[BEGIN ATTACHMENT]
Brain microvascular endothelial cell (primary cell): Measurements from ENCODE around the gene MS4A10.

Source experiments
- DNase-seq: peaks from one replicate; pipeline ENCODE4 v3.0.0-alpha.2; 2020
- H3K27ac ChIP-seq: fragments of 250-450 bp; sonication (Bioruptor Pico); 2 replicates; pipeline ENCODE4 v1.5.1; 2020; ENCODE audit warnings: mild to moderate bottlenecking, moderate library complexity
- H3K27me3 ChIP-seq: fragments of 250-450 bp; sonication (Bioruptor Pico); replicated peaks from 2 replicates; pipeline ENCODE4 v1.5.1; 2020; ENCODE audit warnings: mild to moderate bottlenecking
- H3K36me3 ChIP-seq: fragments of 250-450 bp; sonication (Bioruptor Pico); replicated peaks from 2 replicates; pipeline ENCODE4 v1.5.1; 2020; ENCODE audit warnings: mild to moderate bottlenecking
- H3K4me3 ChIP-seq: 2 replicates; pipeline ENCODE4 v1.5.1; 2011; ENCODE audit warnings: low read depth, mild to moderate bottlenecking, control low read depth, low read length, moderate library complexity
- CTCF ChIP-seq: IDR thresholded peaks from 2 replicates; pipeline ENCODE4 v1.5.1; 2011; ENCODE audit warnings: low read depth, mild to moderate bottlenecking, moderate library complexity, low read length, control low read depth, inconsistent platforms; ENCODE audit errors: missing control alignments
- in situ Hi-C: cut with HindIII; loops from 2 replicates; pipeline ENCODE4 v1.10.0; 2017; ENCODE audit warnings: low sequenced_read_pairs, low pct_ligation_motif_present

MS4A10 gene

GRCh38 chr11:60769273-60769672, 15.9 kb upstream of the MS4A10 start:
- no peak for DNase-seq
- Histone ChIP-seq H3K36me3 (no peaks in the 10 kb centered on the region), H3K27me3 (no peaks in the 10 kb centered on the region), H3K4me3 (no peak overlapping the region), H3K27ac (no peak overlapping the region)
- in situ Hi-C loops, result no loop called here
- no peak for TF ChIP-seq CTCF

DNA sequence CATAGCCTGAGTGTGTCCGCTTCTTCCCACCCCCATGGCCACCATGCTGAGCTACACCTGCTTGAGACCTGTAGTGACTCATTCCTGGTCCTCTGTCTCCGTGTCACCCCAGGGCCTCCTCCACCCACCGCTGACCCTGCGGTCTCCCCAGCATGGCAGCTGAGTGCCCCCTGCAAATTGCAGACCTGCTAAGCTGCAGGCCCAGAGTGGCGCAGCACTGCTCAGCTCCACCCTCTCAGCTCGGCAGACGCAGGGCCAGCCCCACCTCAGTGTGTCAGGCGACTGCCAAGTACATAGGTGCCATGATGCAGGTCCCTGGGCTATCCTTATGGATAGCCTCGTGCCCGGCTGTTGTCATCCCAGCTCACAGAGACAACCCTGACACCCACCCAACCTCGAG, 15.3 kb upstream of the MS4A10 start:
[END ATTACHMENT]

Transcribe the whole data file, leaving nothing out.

Brain microvascular endothelial cell (primary cell): Measurements from ENCODE around the gene MS4A10.

Source experiments
- DNase-seq: peaks from one replicate; pipeline ENCODE4 v3.0.0-alpha.2; 2020
- H3K27ac ChIP-seq: fragments of 250-450 bp; sonication (Bioruptor Pico); 2 replicates; pipeline ENCODE4 v1.5.1; 2020; ENCODE audit warnings: mild to moderate bottlenecking, moderate library complexity
- H3K27me3 ChIP-seq: fragments of 250-450 bp; sonication (Bioruptor Pico); replicated peaks from 2 replicates; pipeline ENCODE4 v1.5.1; 2020; ENCODE audit warnings: mild to moderate bottlenecking
- H3K36me3 ChIP-seq: fragments of 250-450 bp; sonication (Bioruptor Pico); replicated peaks from 2 replicates; pipeline ENCODE4 v1.5.1; 2020; ENCODE audit warnings: mild to moderate bottlenecking
- H3K4me3 ChIP-seq: 2 replicates; pipeline ENCODE4 v1.5.1; 2011; ENCODE audit warnings: low read depth, mild to moderate bottlenecking, control low read depth, low read length, moderate library complexity
- CTCF ChIP-seq: IDR thresholded peaks from 2 replicates; pipeline ENCODE4 v1.5.1; 2011; ENCODE audit warnings: low read depth, mild to moderate bottlenecking, moderate library complexity, low read length, control low read depth, inconsistent platforms; ENCODE audit errors: missing control alignments
- in situ Hi-C: cut with HindIII; loops from 2 replicates; pipeline ENCODE4 v1.10.0; 2017; ENCODE audit warnings: low sequenced_read_pairs, low pct_ligation_motif_present

MS4A10 gene

GRCh38 chr11:60769273-60769672, 15.9 kb upstream of the MS4A10 start:
- no peak for DNase-seq
- Histone ChIP-seq H3K36me3 (no peaks in the 10 kb centered on the region), H3K27me3 (no peaks in the 10 kb centered on the region), H3K4me3 (no peak overlapping the region), H3K27ac (no peak overlapping the region)
- in situ Hi-C loops, result no loop called here
- no peak for TF ChIP-seq CTCF

DNA sequence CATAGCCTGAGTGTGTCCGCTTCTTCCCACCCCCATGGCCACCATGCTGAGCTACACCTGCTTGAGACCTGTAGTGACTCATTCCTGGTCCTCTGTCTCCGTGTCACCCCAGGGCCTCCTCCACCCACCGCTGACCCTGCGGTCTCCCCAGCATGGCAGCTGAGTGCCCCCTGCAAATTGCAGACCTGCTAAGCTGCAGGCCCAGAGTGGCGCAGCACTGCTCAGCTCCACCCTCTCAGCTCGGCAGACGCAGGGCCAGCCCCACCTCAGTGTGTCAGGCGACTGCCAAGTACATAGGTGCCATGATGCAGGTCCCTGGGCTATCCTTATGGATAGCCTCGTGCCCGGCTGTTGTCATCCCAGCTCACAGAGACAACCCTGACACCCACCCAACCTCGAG, 15.3 kb upstream of the MS4A10 start: